But one day at work at Momofuku a few months after we opened, I broke down. I hadn’t been sleeping, I was stressed beyond anything I had ever experienced, and I wasn’t handling it well. I was drowning. As much as we wanted to do this all on our own, in that moment we just needed someone to tell us what to do. Dave, my boss, cornered me and started yelling, which is his way of showing compassion. He told me that we needed to do something ASAP, or we would die. He made me promise that we would close for lunch, and close one day per week. We took his advice, because he was right.
Never, in any conversation that Kevin and I ever had, did we ever imagine opening a BYOB restaurant. We love wine and beer, and we love restaurants that serve it, but liquor licenses in Jersey City cost upwards of $150k. We didn’t have enough money to buy a sound system, never mind a liquor license, so we had simply opened without one.
Then, by some stroke of luck and good karma, a very good friend lent us the money for a liquor license, and 14 months after we opened, we began serving beer and wine. We chose an American-only wine list, and brought in a sommelier friend of ours to train our staff. We were thrilled; this was the restaurant we had always wanted. We couldn’t wait to provide our guests with the “whole experience.”
We had underestimated the allure that our BYOB policy held for our guests, so the backlash was not something we saw coming. Our diners didn’t like our wine list, didn’t like not being able to bring their own wine from home, didn’t like they could no longer afford to eat at our restaurant. We stuck to our guns. We knew that we needed to sell alcohol if we were ever going to turn a profit.
People will forget, we told ourselves. After enough time they’ll stop comparing us to what we were before. But the damage was done. We were a restaurant that used to be a better value and wasn’t anymore, and so many guests stopped coming. We cut staff, shifted our menu around. We changed our beer & wine lists, got better stemware. It would get better.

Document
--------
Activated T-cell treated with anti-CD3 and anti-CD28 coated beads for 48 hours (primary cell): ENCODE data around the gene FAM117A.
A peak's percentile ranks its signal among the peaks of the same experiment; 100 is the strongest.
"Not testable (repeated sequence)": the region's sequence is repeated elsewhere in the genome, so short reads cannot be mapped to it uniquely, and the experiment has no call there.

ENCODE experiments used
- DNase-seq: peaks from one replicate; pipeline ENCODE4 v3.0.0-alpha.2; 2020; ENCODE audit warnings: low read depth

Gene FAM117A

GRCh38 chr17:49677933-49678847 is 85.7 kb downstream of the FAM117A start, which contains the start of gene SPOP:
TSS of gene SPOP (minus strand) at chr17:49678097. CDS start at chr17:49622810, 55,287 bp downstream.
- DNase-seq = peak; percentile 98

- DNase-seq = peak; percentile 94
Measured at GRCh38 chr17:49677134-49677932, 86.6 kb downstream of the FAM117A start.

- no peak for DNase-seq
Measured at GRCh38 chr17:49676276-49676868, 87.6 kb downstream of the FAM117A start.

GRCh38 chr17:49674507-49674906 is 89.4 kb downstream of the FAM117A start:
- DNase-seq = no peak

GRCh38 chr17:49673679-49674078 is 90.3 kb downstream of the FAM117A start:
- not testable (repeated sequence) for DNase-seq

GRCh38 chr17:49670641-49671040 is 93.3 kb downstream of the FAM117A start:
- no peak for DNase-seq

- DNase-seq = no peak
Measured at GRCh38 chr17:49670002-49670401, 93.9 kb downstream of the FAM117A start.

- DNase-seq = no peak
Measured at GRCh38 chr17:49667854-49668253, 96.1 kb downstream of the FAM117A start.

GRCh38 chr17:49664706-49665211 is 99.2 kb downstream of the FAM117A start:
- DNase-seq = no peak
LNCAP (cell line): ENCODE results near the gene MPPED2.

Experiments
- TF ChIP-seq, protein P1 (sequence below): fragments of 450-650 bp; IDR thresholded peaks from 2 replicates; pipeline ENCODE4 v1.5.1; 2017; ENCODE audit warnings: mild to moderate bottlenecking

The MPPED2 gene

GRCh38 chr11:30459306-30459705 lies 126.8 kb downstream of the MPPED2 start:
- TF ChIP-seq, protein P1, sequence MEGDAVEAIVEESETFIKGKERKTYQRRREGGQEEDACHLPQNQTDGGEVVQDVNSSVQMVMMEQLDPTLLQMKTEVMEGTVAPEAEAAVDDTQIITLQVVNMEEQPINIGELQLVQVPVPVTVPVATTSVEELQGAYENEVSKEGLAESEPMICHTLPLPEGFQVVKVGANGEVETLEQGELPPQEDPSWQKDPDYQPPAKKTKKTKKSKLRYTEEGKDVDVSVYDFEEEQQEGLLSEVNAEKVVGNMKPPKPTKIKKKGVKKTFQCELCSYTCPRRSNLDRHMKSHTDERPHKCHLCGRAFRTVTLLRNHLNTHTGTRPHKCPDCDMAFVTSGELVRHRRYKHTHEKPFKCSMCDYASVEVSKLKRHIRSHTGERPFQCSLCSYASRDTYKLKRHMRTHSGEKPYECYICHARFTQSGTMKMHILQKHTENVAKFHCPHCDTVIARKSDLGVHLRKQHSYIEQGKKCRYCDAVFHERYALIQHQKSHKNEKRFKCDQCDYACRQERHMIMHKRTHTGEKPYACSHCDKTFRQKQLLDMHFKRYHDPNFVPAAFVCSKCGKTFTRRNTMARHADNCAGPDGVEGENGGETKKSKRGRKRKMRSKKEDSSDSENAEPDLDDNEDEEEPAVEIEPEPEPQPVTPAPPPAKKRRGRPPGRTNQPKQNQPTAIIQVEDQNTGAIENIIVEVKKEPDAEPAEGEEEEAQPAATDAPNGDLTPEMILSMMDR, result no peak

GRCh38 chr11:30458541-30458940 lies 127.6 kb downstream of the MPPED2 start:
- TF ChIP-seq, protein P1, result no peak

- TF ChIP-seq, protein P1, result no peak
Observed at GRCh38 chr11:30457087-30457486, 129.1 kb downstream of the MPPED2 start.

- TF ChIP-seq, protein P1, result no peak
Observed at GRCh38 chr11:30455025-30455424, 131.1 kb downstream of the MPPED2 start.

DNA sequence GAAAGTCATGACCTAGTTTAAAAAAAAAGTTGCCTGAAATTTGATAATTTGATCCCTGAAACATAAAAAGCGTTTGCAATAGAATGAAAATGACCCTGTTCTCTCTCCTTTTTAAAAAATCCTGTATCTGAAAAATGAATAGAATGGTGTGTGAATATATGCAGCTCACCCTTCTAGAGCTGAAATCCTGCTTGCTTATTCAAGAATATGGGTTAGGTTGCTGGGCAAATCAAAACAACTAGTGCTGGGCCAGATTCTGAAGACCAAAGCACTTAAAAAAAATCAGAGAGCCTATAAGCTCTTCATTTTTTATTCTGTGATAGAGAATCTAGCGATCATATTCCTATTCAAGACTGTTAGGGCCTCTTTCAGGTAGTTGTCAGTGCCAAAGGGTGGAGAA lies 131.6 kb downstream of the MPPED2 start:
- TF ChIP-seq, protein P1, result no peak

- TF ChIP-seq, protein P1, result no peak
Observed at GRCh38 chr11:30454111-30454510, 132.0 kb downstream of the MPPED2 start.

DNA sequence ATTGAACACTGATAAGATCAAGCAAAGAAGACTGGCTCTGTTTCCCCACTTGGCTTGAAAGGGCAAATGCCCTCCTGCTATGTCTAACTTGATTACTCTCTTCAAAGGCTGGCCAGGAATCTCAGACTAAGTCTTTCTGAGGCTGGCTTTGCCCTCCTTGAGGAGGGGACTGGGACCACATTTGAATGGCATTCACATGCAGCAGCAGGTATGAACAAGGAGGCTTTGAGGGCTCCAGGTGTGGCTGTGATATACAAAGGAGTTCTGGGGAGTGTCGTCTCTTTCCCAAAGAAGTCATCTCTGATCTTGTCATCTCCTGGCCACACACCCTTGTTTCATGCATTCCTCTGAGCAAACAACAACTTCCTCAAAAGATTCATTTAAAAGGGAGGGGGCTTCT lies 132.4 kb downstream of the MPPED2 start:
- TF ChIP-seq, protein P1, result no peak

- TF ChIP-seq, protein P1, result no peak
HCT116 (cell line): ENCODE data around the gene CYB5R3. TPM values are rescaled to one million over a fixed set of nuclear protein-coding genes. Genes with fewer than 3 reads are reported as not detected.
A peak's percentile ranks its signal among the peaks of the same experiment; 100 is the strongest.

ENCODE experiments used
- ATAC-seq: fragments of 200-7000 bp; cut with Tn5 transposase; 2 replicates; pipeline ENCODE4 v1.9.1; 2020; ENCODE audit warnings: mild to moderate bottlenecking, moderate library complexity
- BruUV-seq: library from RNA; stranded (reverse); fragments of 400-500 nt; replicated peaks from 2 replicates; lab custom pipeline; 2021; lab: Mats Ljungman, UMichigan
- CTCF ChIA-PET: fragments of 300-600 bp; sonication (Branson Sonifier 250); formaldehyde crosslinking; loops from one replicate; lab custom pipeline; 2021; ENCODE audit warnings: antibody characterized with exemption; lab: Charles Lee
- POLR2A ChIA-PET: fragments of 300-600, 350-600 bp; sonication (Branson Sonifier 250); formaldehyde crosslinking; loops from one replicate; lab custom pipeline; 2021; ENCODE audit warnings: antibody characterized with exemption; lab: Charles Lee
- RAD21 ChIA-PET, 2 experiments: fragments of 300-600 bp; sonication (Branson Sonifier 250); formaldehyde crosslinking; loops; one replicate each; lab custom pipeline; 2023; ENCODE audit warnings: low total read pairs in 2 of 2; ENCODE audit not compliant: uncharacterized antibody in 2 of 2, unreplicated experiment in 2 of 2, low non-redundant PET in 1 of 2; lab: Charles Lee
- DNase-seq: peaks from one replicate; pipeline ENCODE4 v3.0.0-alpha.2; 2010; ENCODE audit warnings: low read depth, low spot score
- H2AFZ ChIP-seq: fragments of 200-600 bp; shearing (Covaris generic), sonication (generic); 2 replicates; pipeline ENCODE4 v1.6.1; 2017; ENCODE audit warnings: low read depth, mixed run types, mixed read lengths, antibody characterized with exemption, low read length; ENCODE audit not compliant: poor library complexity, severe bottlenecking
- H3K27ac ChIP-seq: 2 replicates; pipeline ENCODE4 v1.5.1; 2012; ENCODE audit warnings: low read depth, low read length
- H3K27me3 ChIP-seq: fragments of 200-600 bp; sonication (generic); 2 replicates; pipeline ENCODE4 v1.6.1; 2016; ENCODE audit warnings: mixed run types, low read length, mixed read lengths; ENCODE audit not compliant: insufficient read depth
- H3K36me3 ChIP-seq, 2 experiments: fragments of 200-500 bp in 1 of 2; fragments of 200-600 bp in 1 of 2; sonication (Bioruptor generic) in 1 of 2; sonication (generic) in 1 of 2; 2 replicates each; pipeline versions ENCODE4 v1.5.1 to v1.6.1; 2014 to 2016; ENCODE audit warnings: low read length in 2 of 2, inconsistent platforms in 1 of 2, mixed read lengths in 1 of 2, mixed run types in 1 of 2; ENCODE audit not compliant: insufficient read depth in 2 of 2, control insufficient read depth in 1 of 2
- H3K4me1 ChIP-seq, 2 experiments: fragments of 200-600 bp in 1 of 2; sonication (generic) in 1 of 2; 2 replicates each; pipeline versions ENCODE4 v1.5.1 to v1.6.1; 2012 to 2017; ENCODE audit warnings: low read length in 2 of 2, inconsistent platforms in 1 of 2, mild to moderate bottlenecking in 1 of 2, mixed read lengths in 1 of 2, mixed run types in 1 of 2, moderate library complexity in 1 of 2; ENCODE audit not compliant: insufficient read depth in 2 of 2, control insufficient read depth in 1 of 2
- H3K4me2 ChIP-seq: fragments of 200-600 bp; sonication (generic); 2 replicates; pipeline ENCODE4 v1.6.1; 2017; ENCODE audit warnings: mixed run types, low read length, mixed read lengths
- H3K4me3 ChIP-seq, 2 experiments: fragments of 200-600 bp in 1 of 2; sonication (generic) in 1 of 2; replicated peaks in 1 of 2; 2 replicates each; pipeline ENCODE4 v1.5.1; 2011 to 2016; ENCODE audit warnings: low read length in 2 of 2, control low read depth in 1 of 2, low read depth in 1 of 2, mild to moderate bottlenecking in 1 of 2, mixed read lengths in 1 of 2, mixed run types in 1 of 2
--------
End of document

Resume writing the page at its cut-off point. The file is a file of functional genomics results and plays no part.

And then, I got pregnant. I was still working full-time at Momofuku, and my salary was our only real income—the only money we ever took from the restaurant was for a down payment on a tiny condo nearby. Obviously the prospect of working two full-time jobs and having a baby was daunting, so we gave ourselves the goal of figuring out how to make Thirty Acres sustainable by the time the baby was born.
When our daughter Vivian arrived, we had to face reality. Despite our dreams of having both of us work at the restaurant with a kid strapped to my back, I spent the first three months homebound with a colic-y baby that would not sleep. I went back to Momofuku part-time and was miserable. I missed my daughter. I’d been with Momofuku for seven years by then; if I couldn’t give them my all, I didn’t want to be there.
After I gave my notice, it became clear that Thirty Acres would never be enough to support our family. Kevin was struggling. Whereas we used to be a team on the floor, every night, I was now at home putting the baby to bed, leaving him to run the kitchen and the front of house and all of the other admin work that I was usually in charge of. We were both miserable, having built this life so that we could share it, and now living completely separate lives. We knew that closing Thirty Acres and moving on was the solution, so we found a broker and listed the restaurant for sale. We gave ourselves a year to wrap everything up.
Meanwhile, we made a drastic change: a switch to a tasting menu format. It allowed us to streamline our kitchen, anticipate sales, potentially increase our check average. Mostly, it was something that Kevin really felt like he wanted to do, and we figured we were closing anyway, so we may as well give it a shot. We thought it had the potential to be wildly successful, but we knew it could very well flop. As a fail safe, we kept an a la carte bar menu.
The change wasn’t well-received in Jersey City. Our regulars felt like they couldn’t come as often and many felt like it was too expensive. Our sales took a hit. We were committed, as always, because we were so proud of the food we were serving. We figured people would like it, and word would spread. We still have that hope, even if there isn’t that much time left—after service on November 28, 2015 we will close, three years and eight months after we opened.
So, that’s it. That’s the story of Thirty Acres. We took risks—some of them incredibly stupid, but all of them worth it. We are not the people that we were when we opened this restaurant. We know a bit more than we did then, but more importantly, we know how much we still don’t know.
And we did do it after all, we opened Our Dream Restaurant. It just turned out that in the end, once we had done it, it didn’t make us happy. So we closed Our Dream Restaurant. We are still married, we are not bankrupt, and we have a beautiful baby daughter who is the coolest person on earth. We are simultaneously humbled and proud.
After we close the restaurant, Kevin and I will be packing our bags and moving across the country to my hometown. We are in need of a change, and Seattle is our answer. We are so ready for this next chapter.